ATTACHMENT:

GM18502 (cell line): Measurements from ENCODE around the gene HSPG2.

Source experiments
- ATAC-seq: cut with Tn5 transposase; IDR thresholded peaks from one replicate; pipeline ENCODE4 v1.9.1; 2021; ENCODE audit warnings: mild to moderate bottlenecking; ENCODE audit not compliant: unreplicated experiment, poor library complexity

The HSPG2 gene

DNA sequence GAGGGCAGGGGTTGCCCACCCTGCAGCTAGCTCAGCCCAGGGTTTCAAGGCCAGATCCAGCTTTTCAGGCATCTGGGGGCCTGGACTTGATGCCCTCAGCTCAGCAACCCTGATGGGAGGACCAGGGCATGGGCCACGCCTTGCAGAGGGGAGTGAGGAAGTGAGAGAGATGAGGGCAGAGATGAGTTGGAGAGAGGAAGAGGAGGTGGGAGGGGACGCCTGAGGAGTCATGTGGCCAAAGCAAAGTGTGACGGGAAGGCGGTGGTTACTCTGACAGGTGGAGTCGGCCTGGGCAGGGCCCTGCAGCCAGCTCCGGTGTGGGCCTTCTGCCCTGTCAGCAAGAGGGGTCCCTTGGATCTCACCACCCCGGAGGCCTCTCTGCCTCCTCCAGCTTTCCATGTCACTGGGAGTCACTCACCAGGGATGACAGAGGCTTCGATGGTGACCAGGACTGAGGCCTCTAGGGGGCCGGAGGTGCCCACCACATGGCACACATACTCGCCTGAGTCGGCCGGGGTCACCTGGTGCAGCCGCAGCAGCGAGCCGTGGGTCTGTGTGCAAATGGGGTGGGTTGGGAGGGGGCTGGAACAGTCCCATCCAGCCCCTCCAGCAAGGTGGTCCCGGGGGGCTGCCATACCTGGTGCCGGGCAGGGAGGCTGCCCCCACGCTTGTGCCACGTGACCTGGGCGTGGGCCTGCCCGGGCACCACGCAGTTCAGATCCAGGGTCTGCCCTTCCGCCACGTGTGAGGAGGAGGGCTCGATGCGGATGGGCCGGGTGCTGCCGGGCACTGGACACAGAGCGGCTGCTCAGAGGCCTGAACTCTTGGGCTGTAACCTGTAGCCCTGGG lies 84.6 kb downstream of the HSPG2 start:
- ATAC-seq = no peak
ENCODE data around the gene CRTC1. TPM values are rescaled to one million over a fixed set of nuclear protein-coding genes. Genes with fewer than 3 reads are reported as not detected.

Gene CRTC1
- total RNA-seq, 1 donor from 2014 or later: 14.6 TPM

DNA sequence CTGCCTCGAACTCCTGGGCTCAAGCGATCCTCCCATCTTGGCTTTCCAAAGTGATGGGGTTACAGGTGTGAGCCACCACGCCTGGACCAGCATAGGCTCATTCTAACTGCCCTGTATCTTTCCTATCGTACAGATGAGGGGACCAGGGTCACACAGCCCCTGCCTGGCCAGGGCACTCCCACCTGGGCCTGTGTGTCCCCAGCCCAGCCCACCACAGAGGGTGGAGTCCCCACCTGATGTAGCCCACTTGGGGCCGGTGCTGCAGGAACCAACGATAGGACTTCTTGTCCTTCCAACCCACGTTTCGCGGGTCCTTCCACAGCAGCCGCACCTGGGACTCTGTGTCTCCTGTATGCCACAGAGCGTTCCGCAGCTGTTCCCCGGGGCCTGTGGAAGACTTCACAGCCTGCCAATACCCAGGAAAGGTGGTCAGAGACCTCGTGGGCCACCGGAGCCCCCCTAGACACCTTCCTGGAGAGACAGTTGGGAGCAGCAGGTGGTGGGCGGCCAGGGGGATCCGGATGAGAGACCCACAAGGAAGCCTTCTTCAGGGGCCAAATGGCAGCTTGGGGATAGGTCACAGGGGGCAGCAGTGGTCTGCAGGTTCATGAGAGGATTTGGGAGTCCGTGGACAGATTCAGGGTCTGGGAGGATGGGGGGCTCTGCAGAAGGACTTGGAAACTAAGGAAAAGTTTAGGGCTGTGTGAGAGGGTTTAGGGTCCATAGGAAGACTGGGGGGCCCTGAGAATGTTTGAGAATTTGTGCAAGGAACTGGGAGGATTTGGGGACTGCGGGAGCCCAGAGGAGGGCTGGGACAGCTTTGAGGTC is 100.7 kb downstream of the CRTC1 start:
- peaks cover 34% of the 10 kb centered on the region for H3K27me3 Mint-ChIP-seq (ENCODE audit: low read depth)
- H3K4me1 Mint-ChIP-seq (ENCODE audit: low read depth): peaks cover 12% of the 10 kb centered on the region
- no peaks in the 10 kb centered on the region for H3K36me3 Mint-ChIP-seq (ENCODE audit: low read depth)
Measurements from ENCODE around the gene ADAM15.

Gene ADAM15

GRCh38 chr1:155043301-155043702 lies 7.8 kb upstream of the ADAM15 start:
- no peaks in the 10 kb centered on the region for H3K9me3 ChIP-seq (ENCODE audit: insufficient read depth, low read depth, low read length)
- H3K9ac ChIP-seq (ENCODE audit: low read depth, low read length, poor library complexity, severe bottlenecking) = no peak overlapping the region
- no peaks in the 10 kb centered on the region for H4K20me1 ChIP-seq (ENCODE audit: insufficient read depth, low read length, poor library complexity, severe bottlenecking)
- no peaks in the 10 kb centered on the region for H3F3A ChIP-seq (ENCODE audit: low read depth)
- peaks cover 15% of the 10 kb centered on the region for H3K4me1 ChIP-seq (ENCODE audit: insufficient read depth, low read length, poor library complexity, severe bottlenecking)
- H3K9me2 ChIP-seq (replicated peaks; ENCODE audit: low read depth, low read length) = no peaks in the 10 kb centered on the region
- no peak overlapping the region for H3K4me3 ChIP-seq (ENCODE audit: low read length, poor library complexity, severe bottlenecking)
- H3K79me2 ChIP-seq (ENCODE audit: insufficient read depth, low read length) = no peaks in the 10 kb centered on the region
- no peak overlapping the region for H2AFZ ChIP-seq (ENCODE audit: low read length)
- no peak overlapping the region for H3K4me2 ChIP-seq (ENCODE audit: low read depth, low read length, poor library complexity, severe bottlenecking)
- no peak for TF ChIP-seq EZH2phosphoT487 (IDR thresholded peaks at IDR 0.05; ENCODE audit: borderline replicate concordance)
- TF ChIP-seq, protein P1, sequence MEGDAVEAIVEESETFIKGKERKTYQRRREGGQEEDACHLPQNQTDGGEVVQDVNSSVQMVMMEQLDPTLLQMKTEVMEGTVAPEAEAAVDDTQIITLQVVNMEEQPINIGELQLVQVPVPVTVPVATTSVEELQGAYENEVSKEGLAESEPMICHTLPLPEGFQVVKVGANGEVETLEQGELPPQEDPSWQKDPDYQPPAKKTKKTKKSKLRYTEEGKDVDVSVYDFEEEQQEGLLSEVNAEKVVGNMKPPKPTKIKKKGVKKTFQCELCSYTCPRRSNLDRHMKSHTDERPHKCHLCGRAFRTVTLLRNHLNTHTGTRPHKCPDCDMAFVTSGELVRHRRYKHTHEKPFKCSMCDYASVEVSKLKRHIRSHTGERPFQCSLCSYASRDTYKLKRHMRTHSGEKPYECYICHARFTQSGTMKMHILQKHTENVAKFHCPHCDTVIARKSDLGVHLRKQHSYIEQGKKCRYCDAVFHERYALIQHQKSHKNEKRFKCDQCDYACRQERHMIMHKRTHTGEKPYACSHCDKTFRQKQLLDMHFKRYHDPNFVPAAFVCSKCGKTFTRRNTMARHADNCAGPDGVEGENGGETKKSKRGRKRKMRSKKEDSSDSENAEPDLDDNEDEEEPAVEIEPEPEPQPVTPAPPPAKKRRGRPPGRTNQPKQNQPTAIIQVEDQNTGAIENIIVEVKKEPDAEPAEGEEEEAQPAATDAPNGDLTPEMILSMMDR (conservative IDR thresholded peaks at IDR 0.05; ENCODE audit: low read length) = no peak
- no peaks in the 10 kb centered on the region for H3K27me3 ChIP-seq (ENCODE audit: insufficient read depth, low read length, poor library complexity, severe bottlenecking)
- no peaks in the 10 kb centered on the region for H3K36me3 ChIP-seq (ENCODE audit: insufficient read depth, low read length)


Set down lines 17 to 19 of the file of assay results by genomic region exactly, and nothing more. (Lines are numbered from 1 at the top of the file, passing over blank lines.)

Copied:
- no peaks in the 10 kb centered on the region for H3K9me3 ChIP-seq (ENCODE audit: insufficient read depth, low read depth, low read length)
- H3K9ac ChIP-seq (ENCODE audit: low read depth, low read length, poor library complexity, severe bottlenecking) = no peak overlapping the region
- no peaks in the 10 kb centered on the region for H4K20me1 ChIP-seq (ENCODE audit: insufficient read depth, low read length, poor library complexity, severe bottlenecking)